An early morning downpour had left the grass shiny with moisture.  The wet blades squished between our toes and dampened our feet.  The ball was a little deflated, smaller and more pliable than it ought to be, but that will happen to children’s playground balls when they sit unloved in the closet 11 months of the year.  We’d be darned if we were going to use the hard soccer ball that was our only other option.

Lined up on the grass, one front row player, one back row, one picture taker from the porch, we were ready to start.  “Volley for the serve!”  The ball flew through the air and bounced onto the lower roof.   The roof almost never uses its back row, towering high above the front row that covers the porch and garage.

Even though we were only doing a 2 player team, rotating in, we still went full court, from the south end of the roof to the north end of the grass.  Half court has gotten to small as we and the tree at the south end of the court have grown.  Super court is too hard, both in terms of difficulty of coverage and in terms of playing surface; it includes the driveway.

“Whop!”  “Blat!”  “Thud!”  The ball bounced off gutter, ricocheted off our hands and occasionally slammed into the front window, or a cup of water resting on the porch.  “We’re Frosted Flakes, we’re great!”  Our old cheer went up, along with some very bad cheerleader-esque jumps.

It was a tough series – that roof never seems out of practice – but we came out a head, taking the series 2-0.  Don’t worry roof, you’ll get another chance soon.  Probably in winter, when you like to steal the ball and keep it for yourself.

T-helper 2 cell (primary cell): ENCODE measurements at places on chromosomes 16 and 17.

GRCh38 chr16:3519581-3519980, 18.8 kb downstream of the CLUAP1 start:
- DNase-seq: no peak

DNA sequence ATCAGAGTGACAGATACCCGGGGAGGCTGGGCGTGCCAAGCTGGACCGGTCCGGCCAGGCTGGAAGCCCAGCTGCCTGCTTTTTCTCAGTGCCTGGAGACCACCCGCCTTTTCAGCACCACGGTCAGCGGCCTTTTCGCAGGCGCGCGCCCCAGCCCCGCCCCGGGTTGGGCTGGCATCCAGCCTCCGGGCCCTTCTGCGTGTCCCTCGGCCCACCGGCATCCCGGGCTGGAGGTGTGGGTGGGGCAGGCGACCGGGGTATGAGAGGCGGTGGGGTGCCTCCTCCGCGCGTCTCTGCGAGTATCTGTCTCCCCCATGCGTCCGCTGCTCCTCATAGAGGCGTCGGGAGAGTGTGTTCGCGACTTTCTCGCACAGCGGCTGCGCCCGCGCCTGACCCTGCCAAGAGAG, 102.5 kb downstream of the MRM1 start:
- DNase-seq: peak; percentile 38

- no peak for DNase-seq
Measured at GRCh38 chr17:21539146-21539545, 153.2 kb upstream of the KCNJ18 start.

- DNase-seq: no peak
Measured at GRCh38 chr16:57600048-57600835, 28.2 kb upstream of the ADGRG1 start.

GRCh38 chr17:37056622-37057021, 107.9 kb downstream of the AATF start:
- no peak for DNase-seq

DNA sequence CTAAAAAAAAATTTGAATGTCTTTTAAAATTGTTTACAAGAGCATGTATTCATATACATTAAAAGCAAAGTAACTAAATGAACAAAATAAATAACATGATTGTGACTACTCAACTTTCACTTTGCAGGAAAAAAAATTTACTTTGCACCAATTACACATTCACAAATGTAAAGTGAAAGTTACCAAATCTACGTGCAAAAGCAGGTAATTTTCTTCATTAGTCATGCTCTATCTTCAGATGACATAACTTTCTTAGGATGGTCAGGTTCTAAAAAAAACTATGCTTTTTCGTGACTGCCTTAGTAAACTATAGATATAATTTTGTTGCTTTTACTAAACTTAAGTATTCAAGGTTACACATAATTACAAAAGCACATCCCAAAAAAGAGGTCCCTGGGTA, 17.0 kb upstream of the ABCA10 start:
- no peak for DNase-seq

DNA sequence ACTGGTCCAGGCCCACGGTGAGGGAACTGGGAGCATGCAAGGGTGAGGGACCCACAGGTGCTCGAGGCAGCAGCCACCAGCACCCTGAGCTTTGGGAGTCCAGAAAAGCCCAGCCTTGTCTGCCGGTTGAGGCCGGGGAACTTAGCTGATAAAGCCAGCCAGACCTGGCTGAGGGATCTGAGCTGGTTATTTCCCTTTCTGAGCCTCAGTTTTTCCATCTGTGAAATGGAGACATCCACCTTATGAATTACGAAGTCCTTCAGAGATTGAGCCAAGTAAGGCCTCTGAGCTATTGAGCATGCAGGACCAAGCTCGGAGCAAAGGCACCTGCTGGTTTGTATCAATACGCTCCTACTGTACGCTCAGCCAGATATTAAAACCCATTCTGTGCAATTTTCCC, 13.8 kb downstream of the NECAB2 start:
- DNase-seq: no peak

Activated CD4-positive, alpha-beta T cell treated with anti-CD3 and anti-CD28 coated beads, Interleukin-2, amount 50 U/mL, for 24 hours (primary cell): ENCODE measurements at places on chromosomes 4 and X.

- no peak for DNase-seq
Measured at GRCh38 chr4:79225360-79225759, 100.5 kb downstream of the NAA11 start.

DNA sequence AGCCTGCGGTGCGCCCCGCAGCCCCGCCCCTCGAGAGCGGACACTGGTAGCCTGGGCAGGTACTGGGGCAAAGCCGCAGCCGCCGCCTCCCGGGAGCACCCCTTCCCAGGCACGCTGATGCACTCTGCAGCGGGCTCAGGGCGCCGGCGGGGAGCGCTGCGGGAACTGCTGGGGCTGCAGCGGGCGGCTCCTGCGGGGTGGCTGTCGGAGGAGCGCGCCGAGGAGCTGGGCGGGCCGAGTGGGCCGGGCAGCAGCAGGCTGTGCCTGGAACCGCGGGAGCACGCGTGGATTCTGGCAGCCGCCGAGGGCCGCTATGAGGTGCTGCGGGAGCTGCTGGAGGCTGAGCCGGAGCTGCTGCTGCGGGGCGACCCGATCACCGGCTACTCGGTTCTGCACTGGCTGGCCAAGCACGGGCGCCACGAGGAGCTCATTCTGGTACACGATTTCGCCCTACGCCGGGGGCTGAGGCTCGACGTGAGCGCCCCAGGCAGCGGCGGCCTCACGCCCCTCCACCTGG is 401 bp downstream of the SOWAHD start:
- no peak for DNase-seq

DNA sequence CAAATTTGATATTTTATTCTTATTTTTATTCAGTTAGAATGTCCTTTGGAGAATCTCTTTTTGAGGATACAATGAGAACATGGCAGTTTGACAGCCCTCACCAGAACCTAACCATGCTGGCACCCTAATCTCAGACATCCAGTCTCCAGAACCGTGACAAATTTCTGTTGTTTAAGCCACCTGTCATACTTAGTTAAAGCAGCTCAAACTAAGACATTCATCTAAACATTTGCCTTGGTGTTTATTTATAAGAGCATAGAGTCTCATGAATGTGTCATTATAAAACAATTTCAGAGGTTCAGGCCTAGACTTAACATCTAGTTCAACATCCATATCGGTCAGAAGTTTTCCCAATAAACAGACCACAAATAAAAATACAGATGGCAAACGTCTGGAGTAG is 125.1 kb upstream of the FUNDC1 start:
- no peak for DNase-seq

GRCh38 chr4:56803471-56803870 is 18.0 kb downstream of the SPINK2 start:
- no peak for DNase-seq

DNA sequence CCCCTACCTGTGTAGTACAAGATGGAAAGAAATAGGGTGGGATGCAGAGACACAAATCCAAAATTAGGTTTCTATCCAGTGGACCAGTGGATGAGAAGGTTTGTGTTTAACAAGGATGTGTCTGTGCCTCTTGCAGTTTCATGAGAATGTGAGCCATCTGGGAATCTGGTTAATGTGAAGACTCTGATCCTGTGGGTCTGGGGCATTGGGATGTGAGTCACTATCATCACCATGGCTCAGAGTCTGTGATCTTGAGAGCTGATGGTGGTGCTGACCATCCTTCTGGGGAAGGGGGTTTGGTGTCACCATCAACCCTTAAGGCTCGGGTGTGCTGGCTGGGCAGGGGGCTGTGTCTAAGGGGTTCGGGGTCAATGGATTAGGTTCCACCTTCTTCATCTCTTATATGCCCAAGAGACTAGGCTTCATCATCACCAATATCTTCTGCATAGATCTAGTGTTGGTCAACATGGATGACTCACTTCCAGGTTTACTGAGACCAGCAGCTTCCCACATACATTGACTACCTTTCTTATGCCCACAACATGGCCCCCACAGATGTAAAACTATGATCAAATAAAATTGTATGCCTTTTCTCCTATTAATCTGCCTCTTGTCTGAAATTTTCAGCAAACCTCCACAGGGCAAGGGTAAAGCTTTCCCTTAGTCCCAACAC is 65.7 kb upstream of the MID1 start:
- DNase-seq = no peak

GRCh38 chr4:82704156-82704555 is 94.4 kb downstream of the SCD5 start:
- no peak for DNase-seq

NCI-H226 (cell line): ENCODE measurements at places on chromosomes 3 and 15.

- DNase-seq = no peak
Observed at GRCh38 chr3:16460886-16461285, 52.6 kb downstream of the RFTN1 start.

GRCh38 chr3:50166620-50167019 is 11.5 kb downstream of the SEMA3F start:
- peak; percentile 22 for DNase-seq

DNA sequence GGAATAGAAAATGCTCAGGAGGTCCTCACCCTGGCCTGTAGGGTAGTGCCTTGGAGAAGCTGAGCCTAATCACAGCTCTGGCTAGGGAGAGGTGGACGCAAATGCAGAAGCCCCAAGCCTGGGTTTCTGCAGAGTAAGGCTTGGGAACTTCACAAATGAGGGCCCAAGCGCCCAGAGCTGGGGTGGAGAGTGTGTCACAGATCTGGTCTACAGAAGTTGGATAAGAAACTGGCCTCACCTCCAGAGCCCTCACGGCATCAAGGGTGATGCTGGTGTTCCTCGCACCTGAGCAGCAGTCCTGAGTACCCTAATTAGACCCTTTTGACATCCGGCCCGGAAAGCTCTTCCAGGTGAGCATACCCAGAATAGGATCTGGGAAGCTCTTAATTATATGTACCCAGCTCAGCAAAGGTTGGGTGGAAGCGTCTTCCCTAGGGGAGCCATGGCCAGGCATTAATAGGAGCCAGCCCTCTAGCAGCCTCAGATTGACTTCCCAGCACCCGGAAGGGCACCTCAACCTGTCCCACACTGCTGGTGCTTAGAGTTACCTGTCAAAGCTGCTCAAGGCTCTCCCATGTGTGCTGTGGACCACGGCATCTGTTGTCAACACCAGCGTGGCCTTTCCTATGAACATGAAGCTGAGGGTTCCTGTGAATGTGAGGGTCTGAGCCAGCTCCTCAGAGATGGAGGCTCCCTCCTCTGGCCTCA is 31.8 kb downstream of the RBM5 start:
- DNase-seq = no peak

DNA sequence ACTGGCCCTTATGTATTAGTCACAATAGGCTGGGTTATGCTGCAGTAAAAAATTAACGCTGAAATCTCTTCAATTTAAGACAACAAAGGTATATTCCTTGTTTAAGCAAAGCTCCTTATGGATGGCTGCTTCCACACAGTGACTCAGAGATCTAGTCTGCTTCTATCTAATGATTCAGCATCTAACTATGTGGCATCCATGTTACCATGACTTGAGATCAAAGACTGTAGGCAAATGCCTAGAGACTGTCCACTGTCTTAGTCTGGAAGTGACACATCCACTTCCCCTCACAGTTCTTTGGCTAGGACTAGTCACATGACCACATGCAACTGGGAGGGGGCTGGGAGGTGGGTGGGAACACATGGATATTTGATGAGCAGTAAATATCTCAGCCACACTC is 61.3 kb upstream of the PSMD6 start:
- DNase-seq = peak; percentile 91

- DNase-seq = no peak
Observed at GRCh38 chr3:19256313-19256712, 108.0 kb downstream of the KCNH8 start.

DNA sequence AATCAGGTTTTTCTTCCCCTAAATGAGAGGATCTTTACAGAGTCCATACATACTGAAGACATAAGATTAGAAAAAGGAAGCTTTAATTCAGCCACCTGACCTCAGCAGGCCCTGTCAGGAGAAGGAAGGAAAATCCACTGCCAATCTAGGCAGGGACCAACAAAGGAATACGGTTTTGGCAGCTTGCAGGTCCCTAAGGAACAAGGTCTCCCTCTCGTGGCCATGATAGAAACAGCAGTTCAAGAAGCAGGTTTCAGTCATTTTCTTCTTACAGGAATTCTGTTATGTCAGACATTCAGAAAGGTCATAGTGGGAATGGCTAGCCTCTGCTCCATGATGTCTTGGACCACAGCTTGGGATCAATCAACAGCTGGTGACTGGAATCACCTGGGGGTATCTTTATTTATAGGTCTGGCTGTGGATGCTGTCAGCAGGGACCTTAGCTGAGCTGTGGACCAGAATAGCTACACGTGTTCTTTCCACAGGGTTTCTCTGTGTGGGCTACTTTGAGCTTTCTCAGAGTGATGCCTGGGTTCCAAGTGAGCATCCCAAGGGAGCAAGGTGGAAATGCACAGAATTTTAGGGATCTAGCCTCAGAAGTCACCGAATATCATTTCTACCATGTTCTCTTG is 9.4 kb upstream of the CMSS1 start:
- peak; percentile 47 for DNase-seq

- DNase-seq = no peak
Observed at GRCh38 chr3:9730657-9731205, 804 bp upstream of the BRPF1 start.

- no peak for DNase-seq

Monday, August 15, 2011

My Bowling Skirt

I like to bowl.  I like to sew.  I like to bowl so much, I joined a bowling league.  And at the bowling league, I discovered I bowl better in skirts.  “Well then,” I thought, “I ought to sew a skirt to bowl!”  And I did.

bowling skirt in progress (2)

Cutting out the materials was pretty easy; everything was felt. and the pattern only had three main pieces and a handful of appliques.

The hardest part, and the part that took the most time, was sewing the sequins onto the bowling pins.  But even that wasn’t too difficult.

ball and pins

Since the skirt fabric was black, I needed a different color for the ball.  My bowling ball is a beautiful swirl of silvers, golds and dark greys with black.  It looks like outer space.  It’s pretty, so I needed something pretty for my skirt, too. This blue-grey felt has an embossed paisley pattern, giving it a little bit of color fluctuation and shimmer when it moves under the light.  It’s fabulous.

Some snip snip here, and some stitch stitch there, and pretty soon I had a great new bowling skirt.

me in my bowling skirt (2)

It was quite a hit with the bowling league. :)

Wednesday, August 10, 2011

Adventures from Home: Batons, Balls and Bugs pt. 1

I was hoping for hot weather. You know that beautiful heat wave the whole rest of the county’s been having lately?  Yeah, the Bay Area has it, too.  It means we get temperatures in the ‘70s.  So when I was heading to Wisconsin, I was really hoping for some nice 80 degree weather.  I wanted to go swimming, wanted to go swimming so much that we even helped Daddy open the pool.  Of course, opening the pool means cleaning the pool, skimming and vacuuming, getting rid of all those dead bugs.

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(World take note, I’m not wearing shoes in that picture. Look hard now; you won’t see that very often.)

We probably could have actually gone swimming despite the cooler air temperatures if the filter hadn’t been broken.  After all, mid-70’s is decent pool weather when the pool water is also decent.  But the filter being broken meant the water couldn’t run through the solar heater.  Sixty degree water is not fun for swimming.